Managed IT services are among the more popular solutions for companies with computing needs. An IT managed service provider can lend you a hand with problems involving servers, mobile devices, desktops, and laptops. They handle work on both the software and hardware sides of the equation, and many deal with cloud computing needs too.
If you've never worked with a managed IT service provider, you might wonder what it's like. Let's look at five things you can expect when paying a third party for managed IT solutions.
Service Level Agreement
The service level agreement (SLA) is the standard arrangement that providers and clients enter into. Your SLA will outline which services you require, what times help will be available, how to report problems, and what the process is for calling a problem solved.
One normal arrangement is to provide these services for a flat fee. Some SLAs may allow the client to request additional services for a price. Unsurprisingly, the costs for these services tend to be significantly higher than you'd pay within the main agreement.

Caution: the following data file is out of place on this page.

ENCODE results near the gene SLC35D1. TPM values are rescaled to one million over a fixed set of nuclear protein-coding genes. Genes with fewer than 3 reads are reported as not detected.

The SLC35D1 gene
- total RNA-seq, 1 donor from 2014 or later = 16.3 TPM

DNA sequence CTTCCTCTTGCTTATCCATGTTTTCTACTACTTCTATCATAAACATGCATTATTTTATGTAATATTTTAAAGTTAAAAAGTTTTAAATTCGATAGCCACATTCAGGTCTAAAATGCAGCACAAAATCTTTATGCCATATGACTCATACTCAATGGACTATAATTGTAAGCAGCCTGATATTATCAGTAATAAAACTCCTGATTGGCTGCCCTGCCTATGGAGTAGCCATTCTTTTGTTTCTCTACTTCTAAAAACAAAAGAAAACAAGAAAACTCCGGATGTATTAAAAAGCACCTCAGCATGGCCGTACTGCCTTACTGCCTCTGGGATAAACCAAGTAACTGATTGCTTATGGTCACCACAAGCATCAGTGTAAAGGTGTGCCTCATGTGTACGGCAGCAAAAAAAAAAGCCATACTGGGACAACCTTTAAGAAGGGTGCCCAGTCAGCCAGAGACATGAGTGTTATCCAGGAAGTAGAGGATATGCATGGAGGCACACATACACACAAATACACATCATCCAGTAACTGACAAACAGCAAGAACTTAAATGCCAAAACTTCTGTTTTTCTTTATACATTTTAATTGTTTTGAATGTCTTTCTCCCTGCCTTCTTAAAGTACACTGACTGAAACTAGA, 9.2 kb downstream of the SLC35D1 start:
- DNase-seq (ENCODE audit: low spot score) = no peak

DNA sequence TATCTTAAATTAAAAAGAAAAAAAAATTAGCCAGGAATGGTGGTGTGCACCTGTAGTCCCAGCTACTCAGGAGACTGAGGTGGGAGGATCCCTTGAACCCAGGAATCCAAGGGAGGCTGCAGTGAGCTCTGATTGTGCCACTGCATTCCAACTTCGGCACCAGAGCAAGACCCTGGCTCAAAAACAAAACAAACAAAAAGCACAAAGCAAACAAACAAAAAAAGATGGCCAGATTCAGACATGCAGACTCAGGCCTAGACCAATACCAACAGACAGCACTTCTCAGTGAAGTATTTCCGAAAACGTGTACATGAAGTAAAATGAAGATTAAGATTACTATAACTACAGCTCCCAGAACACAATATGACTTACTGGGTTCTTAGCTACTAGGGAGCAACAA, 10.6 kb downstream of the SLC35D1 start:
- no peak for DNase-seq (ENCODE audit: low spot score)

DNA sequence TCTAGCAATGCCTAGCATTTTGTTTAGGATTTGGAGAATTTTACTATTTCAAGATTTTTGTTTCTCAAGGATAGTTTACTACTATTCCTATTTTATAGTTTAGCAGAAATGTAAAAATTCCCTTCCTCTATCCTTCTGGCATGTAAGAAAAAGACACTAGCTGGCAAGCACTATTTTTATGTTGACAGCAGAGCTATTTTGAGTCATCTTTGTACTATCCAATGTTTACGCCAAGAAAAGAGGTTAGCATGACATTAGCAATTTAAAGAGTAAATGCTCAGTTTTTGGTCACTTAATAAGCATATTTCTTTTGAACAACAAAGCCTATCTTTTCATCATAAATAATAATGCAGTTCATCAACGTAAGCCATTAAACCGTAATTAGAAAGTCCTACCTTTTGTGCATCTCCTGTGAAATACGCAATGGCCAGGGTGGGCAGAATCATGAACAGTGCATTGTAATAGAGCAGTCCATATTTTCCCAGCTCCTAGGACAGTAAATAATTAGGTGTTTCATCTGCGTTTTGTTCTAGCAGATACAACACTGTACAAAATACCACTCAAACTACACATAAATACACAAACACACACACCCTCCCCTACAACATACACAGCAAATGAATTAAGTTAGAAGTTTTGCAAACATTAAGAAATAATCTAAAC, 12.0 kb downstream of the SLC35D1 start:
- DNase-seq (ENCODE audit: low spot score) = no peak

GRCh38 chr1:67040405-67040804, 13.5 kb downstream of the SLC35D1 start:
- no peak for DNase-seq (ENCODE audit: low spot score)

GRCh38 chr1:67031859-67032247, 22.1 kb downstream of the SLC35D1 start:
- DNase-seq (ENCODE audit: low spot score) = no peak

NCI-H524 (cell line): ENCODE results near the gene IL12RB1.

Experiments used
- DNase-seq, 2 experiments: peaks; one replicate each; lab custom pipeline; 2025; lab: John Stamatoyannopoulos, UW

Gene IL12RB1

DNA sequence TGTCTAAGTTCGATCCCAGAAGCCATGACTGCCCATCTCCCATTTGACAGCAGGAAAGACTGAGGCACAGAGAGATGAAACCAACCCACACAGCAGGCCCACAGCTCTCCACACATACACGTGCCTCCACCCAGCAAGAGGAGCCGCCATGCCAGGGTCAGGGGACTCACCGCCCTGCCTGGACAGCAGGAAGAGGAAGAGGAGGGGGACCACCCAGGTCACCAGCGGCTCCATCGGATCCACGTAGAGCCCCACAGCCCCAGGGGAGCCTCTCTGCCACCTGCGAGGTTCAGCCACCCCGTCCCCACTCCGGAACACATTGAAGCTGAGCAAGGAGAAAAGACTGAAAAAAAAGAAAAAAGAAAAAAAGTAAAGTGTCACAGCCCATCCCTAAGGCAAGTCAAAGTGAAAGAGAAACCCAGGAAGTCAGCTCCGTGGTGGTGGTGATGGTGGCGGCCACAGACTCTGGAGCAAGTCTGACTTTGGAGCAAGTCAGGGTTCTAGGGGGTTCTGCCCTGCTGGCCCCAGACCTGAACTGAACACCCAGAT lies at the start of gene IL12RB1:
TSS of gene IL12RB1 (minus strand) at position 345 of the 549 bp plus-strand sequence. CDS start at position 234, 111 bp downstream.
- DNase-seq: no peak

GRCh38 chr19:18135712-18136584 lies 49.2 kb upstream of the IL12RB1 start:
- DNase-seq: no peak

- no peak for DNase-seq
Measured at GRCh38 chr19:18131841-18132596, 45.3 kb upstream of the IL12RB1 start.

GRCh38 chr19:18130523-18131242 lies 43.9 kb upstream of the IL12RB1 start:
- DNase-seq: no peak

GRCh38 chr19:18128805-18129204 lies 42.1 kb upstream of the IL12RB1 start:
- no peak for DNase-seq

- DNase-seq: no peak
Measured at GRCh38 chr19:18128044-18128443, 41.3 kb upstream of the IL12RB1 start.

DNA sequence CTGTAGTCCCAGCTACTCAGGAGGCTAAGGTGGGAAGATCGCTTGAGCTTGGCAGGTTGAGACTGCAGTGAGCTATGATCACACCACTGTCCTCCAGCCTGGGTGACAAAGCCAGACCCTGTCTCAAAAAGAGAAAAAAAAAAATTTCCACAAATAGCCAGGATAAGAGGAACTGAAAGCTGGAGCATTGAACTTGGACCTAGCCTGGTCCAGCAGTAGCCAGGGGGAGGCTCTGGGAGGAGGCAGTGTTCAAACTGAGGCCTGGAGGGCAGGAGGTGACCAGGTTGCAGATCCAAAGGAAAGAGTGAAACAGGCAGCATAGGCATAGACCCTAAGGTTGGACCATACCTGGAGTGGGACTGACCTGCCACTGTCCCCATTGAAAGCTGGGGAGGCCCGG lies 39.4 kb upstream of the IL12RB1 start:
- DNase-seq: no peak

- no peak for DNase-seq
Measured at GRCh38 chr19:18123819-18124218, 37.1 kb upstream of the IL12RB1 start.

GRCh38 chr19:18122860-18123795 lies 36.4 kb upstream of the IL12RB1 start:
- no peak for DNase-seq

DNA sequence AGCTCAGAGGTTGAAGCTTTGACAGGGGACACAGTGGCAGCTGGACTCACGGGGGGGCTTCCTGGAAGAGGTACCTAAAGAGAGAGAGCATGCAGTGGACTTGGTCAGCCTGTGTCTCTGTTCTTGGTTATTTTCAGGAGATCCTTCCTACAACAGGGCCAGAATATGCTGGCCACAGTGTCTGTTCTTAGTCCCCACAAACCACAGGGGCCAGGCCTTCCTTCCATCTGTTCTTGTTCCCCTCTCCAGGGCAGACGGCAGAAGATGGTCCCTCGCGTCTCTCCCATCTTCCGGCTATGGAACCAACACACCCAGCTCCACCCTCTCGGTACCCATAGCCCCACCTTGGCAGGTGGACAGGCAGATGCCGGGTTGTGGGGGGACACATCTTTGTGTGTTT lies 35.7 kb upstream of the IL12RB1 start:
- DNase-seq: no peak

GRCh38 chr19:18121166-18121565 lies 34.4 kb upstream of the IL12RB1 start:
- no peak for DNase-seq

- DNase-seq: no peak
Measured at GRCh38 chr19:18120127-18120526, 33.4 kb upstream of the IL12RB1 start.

Speaking with someone who knows what they're doing is a big deal, and help desk services are a big part of most managed IT packages. Generally, the help desk side of managed IT services deals with software-related questions. For example, someone at a company using Adobe Photoshop might need assistance with expanding disk cache and enabling GPU acceleration. Using remote assistance software, many providers can even do all the work on such a problem without coming to your site.
It's also common for providers to set up systems that provide self-guided and automated help desk answers. These are frequently helpful for customers who can't afford 24/7 live service, and it also can get you through simple issues faster.
Infrastructure as a Service
A lot of managed IT is not physically offloaded thanks to cloud computing solutions. This means things like web servers, data backups, load balancers, DNS servers, and even raw computing power are now hosted remotely on highly scalable systems. Your managed IT service provider handles all of the basic needs, such as performing updates and patches.
Software as a Service
The same logic also applies to certain types of software. For example, Microsoft Office and Adobe Creative Cloud are now widely configured for use as remotely hosted services.
Many of the devices you do keep on-site or on your person can also be managed this way. After specialized software is installed, a technician can remotely deal with many device issues, including some hardware problems.